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I have a heart murmur. Apparently it is a text book case, as everyone seems amazed when they first hear it. Basically what a heart murmur involves is when one of the valves of the heart does not close completely. This creates a vacuum and a sucking noise when listened to with a stethoscope.

I was operated on at the age of three because of it, and regularly go to the hospital to have it checked on. It is not life threatening, and has not affected my life in any way. Perhaps I tire a little more easily than others, although not noticeably.

A heart murmur is the presence of sound in a portion of the cardiac cycle that is meant to be silent. In the course of a normal heartbeat, the sounds that can be heard are those of the valves slamming shut. This creates the "lub-dub" sound that most people understand as a typical heartbeat. If something disturbs the silence that comes in between these beats, it is a murmur, and may or may not be a problem. To fully understand a murmur, and whether or not it is a cause for concern, one must consider the normal workings of the heart, where the murmur is coming from, and what implications that has for the heart in which the sound is heard.

Normal Cardiac Function

The heart is divided into four chambers -- the right and left atria and ventricles. In between each atrium and ventricle is an atrioventricular valve. On the left, this valve is known as the mitral valve. On the right, it is called the tricuspid valve. The other important valves are those that close the aorta and the pulmonary artery. These are known as the semilunar valves because of their crescent-like shape, and are named by the vessel that they functionally occlude.

Heartbeats are defined by the rhythmic movement of blood into and out of the ventricles. Thus, the heart sounds are dependent on the movement of blood as well. During systole, or the ejection of blood from the ventricles, one should hear the S1 sound of the AV valves closing due to increased pressure. This also forces the blood out into either the aorta or the pulmonary artery. During diastole, where the ventricles relax and are refilled with blood from the atria, the S2 sounds are heard as the semilunar valves snap shut and the AV valves open to allow blood through. In very large animals, there are two additional possible heart sounds. S3 is the sound of the turbulent entrance of blood into the ventricle during early diastole, and S4 is the sound of the atria contracting and forcing blood into the ventricles immediately prior to systole. If these sounds are heard in an animal that does not have a heart the size of a basketball, it is generally assumed that they are pathologic and associated with an unfortunate dilation of the heart.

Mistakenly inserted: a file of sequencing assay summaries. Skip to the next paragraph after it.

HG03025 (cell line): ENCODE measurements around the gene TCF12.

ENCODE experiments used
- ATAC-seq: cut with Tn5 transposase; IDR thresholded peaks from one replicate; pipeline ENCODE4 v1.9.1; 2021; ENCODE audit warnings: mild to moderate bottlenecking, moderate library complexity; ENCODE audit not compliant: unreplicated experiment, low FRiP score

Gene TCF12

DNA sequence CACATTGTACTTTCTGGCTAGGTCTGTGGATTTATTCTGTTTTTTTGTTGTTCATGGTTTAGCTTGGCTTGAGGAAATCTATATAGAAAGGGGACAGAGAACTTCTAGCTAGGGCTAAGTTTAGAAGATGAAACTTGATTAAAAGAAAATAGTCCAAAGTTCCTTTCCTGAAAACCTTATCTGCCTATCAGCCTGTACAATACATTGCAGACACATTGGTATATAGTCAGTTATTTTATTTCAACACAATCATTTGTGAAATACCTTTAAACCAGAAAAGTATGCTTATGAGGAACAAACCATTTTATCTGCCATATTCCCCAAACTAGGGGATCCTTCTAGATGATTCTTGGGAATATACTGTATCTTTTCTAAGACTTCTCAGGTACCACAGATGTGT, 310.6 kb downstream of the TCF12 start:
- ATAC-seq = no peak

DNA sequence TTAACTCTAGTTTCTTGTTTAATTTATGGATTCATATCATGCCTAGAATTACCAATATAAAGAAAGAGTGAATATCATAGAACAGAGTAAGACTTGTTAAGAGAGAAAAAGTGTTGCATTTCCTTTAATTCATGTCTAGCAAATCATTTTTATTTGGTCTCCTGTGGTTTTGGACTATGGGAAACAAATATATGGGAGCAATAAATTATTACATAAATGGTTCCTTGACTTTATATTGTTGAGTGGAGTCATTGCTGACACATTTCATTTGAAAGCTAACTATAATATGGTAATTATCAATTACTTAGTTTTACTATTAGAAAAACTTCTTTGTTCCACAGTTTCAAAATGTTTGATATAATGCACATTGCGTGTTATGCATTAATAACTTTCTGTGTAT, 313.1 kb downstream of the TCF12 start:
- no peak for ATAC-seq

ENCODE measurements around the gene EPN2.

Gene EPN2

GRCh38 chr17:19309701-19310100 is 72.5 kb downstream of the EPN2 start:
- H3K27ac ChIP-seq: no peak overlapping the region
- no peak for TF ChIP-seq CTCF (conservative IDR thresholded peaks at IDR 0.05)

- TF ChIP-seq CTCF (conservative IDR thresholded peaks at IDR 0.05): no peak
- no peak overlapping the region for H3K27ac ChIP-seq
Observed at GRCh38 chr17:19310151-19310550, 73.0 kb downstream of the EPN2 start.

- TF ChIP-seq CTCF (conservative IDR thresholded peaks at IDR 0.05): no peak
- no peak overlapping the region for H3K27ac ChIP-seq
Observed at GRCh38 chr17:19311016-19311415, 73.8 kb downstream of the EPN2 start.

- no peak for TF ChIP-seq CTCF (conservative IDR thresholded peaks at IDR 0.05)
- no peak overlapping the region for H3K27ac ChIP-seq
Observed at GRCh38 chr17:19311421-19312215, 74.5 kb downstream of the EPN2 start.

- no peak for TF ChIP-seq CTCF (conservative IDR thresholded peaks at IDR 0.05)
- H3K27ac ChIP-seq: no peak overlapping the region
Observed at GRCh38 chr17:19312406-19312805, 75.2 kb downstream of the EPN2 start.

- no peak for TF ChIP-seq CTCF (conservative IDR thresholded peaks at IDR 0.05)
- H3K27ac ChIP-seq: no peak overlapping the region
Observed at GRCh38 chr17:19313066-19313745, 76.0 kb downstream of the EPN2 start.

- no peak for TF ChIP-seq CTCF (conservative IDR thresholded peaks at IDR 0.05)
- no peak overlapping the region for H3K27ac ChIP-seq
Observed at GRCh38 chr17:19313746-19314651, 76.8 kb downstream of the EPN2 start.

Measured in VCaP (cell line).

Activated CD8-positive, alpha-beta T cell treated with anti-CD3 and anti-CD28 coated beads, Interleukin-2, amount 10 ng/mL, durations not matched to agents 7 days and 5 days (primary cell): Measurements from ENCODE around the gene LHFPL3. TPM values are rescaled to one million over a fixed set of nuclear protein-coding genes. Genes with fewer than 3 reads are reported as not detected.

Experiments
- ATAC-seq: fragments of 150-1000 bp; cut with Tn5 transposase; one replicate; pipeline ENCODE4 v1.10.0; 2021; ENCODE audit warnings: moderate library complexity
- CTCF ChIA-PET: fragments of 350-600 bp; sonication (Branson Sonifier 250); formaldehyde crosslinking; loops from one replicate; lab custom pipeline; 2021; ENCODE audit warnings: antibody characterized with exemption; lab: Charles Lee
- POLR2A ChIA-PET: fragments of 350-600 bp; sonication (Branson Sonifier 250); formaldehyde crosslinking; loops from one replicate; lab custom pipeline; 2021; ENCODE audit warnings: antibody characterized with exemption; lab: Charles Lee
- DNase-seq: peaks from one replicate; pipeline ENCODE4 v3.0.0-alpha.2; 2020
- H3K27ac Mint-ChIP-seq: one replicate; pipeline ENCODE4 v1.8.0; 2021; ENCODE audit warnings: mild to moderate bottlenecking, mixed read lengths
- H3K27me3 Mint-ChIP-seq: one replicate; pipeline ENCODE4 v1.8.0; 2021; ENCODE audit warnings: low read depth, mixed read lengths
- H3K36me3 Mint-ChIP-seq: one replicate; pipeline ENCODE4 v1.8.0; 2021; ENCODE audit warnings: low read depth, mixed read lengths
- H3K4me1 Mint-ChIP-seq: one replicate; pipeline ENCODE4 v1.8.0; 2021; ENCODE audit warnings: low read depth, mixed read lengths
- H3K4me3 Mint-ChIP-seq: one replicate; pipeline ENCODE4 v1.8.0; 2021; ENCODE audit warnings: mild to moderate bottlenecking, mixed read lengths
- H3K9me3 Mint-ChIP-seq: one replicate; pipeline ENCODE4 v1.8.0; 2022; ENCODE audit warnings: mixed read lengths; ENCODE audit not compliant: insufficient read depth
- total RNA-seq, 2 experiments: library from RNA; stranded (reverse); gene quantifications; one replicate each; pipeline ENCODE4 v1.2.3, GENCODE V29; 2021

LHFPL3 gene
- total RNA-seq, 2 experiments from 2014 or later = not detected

When Things Go South:

A heart murmur is made when there is some sort of difference in this process that causes excess turbulence or vibration in the heart. This is the noise being heard through the stethoscope. Murmurs can be classed as either physiologic or pathologic.

Physiologic murmur

A physiologic murmur is a noise that is not caused by an actual physical problem in the heart, but is rather associated with some general weirdness of the blood. This may include a change in blood viscosity associated with anemia or dehydration, an altered cardiac output associated with certain drugs or exercise, or it may be due to the relative stenosis of trying to press a very large amount of blood from the very large ventricle to the much smaller vessels. This last type, known as an ejection murmur, is quite common in young animals and is associated with their high resting heart rate.

Pathologic murmur:

This is a murmur that is in fact a problem. These are associated with an abnormality in the heart resulting in turbulent flow. This is due to a stenosis of a valve or vessel or an insufficiency of a valve, with the latter being far more common. Other possible causes are an acquired or congenital shunt, or a congenital defect in the septum of the heart. In most cases, a louder sound is indicative of a worse problem. This is not, however, always the case. For instance, in general, a septal defect that is loud is considered to have a better prognosis than one that is very quiet. The louder a sound, the more turbulent it is, meaning that the hole through which the blood is shunting is smaller. In terms of abnormal holes in your heart, bigger is not in fact better.

Valvular insufficiency is a common cause of pathological murmur and is just as stated. The valve in question is insufficient in preventing backflow from the ventricle to the atrium, and thus a lot of noise is heard during either systole or diastole, depending on the valve that is failing. Insufficiency may be a degenerative change associated with aging, or it may be associated with more problematic issues such as endocarditis or myocarditis, as well as with myocardial failure. There may also be issues associated with rupture of the chordae tendinae, which usually function to hold the valves and which can allow them to flop wildly around if not tethered. Stenosis of the valves is much less common -- so much so that we did not cover it in class. In human medicine, it is associated with valvular problems that make them unable to open as widely as normal function would dictate.

The Heart of the Matter

Now that we know that some murmurs are bad and some are not, it is important to learn how to recognize and grade them.